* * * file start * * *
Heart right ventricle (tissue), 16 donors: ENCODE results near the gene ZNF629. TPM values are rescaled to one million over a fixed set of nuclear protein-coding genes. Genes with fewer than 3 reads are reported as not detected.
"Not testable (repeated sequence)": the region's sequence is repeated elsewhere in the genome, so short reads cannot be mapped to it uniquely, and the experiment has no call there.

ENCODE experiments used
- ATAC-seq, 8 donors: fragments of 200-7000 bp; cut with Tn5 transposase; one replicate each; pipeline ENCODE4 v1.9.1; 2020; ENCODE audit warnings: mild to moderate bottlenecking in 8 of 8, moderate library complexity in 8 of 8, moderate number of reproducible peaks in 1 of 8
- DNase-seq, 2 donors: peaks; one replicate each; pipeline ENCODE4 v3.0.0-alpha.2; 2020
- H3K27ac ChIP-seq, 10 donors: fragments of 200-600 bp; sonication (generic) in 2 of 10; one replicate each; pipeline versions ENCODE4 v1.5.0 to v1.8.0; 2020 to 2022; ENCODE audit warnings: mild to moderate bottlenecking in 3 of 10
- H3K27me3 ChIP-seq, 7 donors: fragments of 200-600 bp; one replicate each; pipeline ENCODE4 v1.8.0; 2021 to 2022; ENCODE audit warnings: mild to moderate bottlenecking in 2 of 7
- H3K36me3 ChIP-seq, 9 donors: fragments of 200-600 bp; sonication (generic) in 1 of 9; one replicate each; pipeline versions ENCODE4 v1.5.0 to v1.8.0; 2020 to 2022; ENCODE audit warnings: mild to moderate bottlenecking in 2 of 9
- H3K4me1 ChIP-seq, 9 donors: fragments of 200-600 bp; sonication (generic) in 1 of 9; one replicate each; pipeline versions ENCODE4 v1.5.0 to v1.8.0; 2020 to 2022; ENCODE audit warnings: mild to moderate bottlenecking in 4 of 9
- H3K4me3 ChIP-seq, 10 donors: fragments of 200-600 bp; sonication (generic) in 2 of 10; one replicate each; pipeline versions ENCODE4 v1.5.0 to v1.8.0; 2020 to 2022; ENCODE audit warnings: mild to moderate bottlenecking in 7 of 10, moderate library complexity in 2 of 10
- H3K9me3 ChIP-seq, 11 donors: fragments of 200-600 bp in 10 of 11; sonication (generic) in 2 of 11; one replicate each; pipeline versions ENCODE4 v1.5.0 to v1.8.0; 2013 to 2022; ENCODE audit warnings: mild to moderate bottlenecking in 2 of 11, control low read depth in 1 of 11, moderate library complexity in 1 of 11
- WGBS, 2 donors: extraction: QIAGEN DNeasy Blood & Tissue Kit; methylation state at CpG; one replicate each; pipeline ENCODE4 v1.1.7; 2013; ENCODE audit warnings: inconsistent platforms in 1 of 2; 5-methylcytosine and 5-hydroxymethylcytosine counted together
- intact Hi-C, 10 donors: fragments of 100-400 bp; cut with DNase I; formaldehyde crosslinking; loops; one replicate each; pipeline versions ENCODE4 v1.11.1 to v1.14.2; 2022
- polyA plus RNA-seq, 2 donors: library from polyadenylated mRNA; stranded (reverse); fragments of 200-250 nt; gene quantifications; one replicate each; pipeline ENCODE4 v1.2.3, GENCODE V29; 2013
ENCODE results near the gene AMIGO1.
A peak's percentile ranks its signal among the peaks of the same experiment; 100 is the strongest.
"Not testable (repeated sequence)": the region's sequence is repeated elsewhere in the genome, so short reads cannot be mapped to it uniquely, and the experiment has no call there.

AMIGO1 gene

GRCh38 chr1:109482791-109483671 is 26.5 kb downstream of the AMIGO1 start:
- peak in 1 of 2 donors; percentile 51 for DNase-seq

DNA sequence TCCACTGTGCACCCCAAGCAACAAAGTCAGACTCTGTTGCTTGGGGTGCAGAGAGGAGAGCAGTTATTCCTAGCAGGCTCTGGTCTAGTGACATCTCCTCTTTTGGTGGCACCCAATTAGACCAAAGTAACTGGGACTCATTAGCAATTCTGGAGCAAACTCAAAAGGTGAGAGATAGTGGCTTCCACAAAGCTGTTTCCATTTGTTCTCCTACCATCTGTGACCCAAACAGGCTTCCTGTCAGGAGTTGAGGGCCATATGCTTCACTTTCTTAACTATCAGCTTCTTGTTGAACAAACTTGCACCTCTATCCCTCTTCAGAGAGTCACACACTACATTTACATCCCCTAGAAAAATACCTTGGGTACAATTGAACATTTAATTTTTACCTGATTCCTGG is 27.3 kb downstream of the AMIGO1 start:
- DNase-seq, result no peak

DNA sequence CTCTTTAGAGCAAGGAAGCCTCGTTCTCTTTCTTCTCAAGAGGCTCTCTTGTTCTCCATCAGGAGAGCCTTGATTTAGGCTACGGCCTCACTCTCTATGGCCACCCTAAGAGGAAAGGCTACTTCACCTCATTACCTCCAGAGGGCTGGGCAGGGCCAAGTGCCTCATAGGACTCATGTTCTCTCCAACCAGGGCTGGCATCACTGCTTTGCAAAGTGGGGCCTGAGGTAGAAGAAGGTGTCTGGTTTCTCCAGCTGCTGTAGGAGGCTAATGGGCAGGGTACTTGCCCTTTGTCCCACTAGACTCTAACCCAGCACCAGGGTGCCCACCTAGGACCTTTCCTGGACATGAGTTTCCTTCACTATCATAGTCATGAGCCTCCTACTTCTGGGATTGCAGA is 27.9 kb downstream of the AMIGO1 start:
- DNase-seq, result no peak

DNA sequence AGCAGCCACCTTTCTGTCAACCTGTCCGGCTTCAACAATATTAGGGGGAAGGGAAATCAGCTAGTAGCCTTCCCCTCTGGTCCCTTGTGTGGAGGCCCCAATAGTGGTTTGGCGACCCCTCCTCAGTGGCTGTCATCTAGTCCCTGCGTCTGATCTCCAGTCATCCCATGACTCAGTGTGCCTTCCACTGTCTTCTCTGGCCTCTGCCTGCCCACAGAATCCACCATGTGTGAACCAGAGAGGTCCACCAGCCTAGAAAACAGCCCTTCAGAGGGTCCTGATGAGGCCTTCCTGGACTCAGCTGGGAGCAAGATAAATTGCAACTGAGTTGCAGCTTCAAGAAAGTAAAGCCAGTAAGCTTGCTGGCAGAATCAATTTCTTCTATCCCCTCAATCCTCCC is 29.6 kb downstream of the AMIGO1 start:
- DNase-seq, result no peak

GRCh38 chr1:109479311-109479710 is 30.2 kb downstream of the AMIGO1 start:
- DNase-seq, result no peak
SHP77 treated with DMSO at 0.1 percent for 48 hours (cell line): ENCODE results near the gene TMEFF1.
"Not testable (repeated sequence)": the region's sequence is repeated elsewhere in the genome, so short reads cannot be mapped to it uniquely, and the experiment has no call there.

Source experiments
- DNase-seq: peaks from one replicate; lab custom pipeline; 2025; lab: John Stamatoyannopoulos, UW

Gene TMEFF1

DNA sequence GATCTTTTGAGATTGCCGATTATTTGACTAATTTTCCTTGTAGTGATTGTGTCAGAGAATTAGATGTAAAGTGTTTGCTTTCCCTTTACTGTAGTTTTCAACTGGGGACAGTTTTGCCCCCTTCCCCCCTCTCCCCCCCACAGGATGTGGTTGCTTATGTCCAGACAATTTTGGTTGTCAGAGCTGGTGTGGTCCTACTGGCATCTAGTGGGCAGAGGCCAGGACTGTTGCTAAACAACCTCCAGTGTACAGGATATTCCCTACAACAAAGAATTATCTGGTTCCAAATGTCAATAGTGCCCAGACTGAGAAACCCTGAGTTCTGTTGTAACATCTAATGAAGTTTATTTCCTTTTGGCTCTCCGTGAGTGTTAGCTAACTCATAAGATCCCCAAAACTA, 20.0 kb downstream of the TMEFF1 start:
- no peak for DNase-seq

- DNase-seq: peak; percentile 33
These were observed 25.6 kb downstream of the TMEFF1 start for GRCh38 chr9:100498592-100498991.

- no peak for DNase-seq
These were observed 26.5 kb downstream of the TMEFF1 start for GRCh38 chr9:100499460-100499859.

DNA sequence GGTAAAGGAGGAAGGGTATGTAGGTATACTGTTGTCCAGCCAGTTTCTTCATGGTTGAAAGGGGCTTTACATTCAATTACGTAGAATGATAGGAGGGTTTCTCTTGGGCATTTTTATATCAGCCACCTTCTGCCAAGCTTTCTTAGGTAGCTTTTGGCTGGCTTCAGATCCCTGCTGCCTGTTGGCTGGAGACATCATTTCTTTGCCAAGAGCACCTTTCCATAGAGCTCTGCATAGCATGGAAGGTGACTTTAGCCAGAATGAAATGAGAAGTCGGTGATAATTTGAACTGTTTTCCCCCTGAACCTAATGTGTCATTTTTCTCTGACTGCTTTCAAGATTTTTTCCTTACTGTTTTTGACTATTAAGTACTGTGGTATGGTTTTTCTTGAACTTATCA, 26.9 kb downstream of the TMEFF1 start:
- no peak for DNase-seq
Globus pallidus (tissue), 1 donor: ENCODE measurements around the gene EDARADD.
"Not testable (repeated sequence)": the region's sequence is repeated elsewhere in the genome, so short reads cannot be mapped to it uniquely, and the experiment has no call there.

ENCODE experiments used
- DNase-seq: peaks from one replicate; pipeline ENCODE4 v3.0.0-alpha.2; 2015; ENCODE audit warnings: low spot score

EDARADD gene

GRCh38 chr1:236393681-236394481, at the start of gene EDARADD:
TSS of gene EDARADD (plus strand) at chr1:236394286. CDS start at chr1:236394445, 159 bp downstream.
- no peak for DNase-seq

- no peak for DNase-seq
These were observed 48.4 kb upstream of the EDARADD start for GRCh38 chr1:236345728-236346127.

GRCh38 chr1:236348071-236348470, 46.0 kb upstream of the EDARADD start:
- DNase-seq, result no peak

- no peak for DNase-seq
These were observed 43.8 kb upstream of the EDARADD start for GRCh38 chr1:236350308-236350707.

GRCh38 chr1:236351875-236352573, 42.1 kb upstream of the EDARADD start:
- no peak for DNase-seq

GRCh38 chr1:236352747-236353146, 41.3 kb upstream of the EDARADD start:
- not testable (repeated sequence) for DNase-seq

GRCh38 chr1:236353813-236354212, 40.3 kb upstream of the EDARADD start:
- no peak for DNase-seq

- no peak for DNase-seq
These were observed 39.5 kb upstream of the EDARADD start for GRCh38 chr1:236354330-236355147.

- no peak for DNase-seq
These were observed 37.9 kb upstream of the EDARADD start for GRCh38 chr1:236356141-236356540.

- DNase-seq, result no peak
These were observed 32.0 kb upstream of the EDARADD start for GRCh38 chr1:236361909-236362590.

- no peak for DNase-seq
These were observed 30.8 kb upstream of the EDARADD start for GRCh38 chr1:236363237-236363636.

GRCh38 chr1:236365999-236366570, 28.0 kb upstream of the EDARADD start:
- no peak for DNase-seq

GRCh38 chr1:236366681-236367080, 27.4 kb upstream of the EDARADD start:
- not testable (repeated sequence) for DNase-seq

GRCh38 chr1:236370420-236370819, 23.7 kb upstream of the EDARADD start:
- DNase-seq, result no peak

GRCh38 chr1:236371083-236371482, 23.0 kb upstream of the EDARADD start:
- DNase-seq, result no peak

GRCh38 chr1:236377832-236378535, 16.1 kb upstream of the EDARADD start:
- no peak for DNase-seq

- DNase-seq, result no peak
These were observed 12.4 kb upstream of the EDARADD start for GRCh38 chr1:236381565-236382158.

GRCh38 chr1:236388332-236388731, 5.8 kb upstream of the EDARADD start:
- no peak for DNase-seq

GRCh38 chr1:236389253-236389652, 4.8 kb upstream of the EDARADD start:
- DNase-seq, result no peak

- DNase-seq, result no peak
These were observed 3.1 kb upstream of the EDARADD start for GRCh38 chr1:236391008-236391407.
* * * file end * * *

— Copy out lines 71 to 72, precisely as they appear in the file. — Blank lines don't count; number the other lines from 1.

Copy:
- no peak for DNase-seq

GRCh38 chr1:236366681-236367080, 27.4 kb upstream of the EDARADD start: